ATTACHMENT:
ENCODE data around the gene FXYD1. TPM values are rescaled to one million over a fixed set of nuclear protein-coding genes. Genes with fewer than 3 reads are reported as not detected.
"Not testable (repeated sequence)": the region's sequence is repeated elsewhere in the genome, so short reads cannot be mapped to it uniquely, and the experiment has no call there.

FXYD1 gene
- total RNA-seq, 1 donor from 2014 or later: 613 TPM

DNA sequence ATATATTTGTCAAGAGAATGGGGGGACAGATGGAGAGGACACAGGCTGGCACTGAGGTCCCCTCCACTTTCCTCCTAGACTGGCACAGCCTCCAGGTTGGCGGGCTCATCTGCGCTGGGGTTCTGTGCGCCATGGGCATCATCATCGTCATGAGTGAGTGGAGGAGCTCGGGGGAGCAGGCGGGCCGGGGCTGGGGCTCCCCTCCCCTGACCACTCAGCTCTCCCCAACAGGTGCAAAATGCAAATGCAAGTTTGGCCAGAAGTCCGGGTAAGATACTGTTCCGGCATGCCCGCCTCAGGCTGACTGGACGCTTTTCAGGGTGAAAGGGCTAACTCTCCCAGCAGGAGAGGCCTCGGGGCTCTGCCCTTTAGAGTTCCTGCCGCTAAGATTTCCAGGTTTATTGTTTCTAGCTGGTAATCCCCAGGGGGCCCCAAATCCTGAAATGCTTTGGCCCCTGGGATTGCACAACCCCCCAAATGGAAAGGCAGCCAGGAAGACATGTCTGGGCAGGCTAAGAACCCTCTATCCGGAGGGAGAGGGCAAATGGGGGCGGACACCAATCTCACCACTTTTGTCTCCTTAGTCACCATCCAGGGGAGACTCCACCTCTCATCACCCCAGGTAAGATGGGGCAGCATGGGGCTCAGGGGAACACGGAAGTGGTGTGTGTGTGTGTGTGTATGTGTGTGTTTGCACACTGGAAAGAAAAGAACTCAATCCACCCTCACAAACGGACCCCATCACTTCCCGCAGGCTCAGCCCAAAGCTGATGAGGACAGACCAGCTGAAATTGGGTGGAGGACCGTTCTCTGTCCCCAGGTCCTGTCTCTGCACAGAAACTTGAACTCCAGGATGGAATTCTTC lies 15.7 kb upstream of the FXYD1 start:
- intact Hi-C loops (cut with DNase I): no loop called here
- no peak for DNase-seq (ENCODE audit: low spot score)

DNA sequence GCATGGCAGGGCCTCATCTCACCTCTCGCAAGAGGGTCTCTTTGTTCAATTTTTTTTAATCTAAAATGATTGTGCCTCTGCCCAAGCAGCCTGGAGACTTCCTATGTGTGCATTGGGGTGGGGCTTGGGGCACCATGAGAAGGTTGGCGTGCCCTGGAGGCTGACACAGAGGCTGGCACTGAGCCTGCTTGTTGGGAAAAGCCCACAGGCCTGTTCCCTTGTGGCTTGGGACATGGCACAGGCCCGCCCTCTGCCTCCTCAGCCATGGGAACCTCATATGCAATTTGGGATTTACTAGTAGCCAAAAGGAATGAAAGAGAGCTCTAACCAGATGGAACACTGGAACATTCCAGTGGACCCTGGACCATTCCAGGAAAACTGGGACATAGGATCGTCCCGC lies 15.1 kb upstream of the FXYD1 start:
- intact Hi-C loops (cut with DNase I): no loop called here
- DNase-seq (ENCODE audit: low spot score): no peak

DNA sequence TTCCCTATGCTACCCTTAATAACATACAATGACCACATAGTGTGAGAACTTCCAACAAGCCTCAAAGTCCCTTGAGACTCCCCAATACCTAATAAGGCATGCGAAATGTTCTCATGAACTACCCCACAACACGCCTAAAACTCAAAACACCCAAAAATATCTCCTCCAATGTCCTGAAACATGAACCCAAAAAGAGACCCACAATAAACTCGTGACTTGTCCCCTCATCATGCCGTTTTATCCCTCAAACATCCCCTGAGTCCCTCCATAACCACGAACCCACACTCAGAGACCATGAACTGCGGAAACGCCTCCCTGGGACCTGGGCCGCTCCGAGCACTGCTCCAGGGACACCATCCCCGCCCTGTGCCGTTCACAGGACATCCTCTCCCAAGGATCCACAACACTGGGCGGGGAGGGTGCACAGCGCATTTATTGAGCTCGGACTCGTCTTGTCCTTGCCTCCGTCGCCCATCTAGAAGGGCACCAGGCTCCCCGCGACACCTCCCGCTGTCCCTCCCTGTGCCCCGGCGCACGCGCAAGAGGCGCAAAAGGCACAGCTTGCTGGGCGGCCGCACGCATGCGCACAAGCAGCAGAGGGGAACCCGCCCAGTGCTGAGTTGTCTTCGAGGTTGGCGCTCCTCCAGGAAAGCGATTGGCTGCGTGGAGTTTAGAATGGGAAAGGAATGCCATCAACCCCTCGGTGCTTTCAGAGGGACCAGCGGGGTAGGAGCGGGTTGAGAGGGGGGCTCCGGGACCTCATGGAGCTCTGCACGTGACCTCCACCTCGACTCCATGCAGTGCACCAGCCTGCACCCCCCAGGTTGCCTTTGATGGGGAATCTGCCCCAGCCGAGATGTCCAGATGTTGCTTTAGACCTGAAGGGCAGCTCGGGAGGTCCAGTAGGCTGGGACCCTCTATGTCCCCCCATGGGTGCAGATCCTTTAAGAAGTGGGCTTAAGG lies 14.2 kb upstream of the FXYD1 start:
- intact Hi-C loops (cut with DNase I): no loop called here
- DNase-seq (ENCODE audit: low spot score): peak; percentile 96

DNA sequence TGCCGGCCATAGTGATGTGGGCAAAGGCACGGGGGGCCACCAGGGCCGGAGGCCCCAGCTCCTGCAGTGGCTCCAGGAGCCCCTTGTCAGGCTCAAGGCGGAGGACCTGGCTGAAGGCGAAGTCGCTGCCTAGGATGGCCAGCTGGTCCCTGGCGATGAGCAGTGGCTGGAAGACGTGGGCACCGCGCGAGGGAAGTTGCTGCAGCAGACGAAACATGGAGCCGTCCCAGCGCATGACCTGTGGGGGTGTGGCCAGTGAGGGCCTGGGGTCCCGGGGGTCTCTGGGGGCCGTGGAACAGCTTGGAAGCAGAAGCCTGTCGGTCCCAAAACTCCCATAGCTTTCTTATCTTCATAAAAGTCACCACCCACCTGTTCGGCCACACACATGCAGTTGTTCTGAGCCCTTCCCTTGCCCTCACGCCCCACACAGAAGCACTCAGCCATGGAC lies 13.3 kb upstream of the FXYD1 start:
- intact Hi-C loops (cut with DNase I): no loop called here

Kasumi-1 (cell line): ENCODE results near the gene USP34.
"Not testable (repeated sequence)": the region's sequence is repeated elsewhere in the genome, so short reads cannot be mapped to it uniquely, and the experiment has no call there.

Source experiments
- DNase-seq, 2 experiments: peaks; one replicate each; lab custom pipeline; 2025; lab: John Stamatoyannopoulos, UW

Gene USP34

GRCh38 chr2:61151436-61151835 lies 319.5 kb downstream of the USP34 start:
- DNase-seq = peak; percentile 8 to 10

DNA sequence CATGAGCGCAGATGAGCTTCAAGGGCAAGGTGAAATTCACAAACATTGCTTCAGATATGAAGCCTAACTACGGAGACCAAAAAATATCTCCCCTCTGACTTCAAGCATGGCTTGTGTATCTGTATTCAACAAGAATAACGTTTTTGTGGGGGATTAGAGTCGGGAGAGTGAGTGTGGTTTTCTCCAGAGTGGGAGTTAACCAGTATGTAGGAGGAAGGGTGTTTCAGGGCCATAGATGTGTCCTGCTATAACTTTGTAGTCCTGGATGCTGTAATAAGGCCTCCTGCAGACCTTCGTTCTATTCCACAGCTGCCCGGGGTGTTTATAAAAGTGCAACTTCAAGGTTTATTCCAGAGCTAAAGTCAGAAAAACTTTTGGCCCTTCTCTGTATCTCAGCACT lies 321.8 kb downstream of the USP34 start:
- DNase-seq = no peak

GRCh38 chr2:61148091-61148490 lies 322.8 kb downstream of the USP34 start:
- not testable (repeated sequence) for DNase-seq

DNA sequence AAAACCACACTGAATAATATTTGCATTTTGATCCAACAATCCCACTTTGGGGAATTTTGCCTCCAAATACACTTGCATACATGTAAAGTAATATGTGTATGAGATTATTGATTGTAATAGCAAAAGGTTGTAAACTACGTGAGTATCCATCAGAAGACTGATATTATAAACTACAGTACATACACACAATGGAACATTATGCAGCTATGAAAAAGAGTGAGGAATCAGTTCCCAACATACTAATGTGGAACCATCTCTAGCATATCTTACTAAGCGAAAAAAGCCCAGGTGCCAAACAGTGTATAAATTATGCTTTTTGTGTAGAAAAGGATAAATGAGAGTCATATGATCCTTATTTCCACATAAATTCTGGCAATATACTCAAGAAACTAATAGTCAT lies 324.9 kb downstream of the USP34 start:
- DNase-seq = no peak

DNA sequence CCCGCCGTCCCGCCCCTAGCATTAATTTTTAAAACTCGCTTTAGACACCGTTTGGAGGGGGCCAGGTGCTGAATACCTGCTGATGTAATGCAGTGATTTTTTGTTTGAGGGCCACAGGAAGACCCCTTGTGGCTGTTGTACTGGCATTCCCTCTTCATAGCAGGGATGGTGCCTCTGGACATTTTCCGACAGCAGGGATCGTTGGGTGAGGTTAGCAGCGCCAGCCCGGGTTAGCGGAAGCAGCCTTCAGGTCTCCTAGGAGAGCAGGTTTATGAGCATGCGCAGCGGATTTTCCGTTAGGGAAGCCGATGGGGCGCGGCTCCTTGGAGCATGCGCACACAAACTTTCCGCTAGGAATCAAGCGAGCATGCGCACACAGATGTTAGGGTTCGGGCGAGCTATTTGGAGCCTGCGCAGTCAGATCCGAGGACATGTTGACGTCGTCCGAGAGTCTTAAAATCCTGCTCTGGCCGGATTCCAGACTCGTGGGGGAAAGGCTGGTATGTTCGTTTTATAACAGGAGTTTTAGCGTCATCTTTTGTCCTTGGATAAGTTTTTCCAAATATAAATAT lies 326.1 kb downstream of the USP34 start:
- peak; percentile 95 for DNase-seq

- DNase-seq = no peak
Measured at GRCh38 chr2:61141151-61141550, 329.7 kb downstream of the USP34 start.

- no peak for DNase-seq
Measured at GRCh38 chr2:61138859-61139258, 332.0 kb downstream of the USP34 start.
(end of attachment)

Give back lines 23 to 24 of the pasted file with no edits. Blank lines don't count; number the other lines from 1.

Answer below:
DNA sequence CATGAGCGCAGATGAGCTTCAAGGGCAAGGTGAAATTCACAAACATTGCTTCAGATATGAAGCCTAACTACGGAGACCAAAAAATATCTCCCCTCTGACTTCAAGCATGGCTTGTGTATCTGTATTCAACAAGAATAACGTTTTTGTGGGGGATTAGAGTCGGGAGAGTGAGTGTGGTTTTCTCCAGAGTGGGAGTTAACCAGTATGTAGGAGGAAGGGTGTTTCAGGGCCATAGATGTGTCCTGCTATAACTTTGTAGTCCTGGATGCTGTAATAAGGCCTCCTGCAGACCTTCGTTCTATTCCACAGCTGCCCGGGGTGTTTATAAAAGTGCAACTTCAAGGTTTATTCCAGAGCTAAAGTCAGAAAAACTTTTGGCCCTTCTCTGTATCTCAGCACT lies 321.8 kb downstream of the USP34 start:
- DNase-seq = no peak